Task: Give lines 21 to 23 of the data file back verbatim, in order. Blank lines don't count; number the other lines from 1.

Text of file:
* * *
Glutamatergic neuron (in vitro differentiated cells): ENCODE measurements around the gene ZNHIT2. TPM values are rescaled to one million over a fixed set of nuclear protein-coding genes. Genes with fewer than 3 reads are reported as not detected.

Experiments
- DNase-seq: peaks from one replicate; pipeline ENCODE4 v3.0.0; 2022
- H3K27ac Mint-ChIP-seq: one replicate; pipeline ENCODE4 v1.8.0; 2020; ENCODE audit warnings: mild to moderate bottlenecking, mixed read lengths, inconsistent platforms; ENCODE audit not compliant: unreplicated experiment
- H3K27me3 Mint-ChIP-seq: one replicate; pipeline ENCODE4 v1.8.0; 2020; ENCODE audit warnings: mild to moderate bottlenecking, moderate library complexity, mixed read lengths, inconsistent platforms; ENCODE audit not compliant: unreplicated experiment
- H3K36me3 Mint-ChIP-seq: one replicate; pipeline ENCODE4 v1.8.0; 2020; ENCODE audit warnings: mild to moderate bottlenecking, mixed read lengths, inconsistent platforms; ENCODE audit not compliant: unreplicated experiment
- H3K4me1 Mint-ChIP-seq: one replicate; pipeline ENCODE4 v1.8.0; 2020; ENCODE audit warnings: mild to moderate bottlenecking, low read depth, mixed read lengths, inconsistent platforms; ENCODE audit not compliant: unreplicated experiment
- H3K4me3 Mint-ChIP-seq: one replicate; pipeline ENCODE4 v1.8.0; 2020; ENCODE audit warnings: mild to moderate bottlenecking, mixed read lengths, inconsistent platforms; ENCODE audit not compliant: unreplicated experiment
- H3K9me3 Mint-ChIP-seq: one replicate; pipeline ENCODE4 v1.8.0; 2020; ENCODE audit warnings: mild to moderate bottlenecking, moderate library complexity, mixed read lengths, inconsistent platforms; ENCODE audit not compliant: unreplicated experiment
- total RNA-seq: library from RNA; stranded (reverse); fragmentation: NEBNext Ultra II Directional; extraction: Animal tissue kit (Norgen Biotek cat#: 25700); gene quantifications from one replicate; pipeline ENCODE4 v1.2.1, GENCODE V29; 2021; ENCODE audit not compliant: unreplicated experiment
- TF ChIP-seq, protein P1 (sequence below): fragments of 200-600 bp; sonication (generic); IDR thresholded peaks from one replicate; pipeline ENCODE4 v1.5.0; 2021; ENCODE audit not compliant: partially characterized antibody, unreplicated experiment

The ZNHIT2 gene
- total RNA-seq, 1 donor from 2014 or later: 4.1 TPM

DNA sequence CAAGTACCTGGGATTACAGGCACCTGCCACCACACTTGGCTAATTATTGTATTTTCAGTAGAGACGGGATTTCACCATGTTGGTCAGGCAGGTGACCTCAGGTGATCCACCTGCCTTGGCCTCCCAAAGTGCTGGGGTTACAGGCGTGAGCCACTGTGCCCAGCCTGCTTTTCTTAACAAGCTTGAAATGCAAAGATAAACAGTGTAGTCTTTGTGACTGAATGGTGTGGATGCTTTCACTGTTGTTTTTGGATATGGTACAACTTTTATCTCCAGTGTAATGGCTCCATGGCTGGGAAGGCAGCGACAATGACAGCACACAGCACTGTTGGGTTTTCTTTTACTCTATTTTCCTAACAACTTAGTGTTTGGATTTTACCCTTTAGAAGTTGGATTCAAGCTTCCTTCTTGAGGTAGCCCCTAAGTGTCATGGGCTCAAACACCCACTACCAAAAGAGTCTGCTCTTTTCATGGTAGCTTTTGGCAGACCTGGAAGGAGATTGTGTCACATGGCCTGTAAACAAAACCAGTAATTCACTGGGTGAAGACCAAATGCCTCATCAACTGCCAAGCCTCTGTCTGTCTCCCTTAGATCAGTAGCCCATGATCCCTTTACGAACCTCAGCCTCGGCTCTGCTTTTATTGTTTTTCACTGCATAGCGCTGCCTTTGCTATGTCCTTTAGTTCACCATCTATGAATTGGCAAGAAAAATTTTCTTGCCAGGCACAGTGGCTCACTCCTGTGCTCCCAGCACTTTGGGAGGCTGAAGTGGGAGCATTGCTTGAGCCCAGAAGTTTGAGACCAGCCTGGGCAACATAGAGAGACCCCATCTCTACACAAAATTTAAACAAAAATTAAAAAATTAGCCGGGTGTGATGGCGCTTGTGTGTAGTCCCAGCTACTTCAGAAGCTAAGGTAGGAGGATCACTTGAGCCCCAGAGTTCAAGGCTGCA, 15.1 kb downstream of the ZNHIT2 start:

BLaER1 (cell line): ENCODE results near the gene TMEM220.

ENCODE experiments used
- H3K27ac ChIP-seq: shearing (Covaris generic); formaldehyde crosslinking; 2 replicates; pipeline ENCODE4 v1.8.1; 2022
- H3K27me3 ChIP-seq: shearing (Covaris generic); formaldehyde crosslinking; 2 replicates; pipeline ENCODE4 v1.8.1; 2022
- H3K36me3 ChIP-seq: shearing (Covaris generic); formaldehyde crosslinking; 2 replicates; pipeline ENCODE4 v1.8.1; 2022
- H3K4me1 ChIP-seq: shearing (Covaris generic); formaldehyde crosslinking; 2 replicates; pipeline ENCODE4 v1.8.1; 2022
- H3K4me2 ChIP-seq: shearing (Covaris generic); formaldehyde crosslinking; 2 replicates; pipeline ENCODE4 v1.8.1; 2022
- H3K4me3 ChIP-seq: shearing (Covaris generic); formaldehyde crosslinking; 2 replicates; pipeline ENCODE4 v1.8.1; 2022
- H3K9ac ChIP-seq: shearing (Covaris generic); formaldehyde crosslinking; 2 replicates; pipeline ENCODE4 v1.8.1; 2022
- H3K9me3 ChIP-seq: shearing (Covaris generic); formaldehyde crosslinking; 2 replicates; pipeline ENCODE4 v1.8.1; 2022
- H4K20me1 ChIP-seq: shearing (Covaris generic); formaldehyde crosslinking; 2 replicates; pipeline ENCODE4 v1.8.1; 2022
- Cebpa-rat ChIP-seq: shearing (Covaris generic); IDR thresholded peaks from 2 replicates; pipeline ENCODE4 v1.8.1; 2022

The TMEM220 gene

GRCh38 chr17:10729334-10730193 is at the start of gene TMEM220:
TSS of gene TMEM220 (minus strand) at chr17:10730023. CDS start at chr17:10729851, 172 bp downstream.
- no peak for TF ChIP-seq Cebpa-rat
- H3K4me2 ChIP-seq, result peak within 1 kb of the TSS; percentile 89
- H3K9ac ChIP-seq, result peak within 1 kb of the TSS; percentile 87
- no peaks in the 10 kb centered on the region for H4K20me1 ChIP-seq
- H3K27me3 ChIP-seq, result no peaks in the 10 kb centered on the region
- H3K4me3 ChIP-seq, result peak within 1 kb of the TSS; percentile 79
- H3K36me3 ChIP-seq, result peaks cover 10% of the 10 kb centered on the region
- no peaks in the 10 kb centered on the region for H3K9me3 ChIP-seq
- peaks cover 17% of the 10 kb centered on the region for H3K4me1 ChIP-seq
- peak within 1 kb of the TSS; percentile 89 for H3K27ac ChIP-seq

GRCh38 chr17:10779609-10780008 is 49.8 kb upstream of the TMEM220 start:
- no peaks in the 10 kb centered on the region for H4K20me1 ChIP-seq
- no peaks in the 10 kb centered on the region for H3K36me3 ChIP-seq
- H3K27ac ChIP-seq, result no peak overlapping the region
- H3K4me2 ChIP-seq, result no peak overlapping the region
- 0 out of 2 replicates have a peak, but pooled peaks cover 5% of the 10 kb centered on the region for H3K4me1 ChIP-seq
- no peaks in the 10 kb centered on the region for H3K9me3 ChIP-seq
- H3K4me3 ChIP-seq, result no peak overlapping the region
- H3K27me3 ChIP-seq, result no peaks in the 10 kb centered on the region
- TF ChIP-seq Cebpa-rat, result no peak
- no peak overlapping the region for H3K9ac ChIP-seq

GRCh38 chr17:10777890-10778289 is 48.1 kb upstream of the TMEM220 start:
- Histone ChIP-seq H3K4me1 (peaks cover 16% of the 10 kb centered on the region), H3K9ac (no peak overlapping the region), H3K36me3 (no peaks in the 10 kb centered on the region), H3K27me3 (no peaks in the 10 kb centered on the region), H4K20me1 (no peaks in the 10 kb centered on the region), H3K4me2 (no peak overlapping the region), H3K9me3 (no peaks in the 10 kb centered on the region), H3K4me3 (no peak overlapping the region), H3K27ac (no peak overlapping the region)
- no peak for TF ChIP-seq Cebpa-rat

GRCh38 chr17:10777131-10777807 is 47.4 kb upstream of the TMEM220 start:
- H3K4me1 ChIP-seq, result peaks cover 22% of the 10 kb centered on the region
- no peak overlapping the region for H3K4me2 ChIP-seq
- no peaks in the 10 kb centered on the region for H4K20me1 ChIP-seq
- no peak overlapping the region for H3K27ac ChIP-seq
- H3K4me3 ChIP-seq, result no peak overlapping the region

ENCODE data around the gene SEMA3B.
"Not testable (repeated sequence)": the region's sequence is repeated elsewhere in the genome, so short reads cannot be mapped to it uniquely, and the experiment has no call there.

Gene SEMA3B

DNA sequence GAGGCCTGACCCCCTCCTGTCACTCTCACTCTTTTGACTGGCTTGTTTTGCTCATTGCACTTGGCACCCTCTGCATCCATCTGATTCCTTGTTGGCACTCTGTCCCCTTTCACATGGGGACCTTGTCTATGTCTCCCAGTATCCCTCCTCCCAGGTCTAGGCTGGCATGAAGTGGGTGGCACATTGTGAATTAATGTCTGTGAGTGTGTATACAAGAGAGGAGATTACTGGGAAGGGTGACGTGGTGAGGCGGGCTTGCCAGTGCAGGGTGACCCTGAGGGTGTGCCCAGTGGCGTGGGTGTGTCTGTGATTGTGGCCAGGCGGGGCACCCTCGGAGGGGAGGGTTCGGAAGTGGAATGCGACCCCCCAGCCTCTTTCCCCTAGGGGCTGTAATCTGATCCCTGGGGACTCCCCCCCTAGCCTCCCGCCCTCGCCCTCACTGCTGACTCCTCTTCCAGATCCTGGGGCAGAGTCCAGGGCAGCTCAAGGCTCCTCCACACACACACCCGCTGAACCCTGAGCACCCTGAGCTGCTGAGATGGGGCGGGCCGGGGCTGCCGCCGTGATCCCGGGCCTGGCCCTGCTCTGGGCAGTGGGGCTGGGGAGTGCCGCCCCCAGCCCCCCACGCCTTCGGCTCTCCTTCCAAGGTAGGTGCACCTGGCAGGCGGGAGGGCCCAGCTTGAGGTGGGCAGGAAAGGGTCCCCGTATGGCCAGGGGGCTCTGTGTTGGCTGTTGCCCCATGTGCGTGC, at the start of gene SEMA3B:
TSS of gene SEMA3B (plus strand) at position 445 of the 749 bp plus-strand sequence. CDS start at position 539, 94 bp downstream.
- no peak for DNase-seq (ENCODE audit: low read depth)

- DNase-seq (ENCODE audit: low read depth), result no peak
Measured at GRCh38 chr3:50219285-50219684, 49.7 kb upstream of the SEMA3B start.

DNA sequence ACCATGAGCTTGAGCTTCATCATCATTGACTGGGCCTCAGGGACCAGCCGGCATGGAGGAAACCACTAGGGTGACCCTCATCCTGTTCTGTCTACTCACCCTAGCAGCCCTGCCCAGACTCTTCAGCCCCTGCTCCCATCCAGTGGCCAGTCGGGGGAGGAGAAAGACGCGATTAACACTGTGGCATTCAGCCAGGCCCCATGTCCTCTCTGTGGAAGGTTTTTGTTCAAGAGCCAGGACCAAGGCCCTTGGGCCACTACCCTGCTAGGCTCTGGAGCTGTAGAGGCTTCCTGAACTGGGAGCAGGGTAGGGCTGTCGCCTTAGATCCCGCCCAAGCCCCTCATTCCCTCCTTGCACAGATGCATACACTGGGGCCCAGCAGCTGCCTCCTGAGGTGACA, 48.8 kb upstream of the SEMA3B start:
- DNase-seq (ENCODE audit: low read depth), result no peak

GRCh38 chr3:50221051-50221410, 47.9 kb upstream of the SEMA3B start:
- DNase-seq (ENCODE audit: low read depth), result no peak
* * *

- H3K4me2 ChIP-seq: shearing (Covaris generic); formaldehyde crosslinking; 2 replicates; pipeline ENCODE4 v1.8.1; 2022
- H3K4me3 ChIP-seq: shearing (Covaris generic); formaldehyde crosslinking; 2 replicates; pipeline ENCODE4 v1.8.1; 2022
- H3K9ac ChIP-seq: shearing (Covaris generic); formaldehyde crosslinking; 2 replicates; pipeline ENCODE4 v1.8.1; 2022